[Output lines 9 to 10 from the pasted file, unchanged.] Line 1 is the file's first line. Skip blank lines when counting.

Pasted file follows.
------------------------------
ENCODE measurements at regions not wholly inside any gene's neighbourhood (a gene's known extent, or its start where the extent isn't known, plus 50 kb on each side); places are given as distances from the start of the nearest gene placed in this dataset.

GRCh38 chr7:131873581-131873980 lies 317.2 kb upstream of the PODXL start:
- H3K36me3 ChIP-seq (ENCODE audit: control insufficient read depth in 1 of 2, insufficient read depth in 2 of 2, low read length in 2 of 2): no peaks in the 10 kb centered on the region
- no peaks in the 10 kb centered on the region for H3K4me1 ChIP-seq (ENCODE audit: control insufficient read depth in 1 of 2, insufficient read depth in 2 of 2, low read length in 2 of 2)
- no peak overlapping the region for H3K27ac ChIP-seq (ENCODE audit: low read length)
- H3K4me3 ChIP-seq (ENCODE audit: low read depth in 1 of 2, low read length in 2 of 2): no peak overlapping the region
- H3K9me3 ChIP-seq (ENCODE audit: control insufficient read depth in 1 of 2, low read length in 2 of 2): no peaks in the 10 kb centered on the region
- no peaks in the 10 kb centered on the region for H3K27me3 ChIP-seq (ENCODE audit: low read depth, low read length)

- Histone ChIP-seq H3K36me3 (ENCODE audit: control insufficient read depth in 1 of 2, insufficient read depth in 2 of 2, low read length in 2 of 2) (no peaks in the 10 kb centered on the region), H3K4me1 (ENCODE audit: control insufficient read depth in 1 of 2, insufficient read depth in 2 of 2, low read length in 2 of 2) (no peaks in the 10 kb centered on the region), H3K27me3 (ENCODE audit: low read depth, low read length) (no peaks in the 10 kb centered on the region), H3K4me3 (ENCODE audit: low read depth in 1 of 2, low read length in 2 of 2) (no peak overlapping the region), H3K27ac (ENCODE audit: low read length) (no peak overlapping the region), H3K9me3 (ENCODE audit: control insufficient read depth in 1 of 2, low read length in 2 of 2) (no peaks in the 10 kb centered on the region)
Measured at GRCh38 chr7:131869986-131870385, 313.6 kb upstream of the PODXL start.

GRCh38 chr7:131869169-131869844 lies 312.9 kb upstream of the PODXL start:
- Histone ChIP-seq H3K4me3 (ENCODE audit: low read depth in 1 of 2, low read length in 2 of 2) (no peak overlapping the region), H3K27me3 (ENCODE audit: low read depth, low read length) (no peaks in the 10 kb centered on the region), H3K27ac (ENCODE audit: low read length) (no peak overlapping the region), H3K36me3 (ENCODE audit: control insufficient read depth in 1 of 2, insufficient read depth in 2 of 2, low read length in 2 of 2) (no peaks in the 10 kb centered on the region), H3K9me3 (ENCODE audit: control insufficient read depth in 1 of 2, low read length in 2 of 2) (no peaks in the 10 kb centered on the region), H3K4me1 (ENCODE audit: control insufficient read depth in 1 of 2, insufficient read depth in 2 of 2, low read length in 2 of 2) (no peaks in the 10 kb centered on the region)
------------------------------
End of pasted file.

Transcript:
- Histone ChIP-seq H3K36me3 (ENCODE audit: control insufficient read depth in 1 of 2, insufficient read depth in 2 of 2, low read length in 2 of 2) (no peaks in the 10 kb centered on the region), H3K4me1 (ENCODE audit: control insufficient read depth in 1 of 2, insufficient read depth in 2 of 2, low read length in 2 of 2) (no peaks in the 10 kb centered on the region), H3K27me3 (ENCODE audit: low read depth, low read length) (no peaks in the 10 kb centered on the region), H3K4me3 (ENCODE audit: low read depth in 1 of 2, low read length in 2 of 2) (no peak overlapping the region), H3K27ac (ENCODE audit: low read length) (no peak overlapping the region), H3K9me3 (ENCODE audit: control insufficient read depth in 1 of 2, low read length in 2 of 2) (no peaks in the 10 kb centered on the region)
Measured at GRCh38 chr7:131869986-131870385, 313.6 kb upstream of the PODXL start.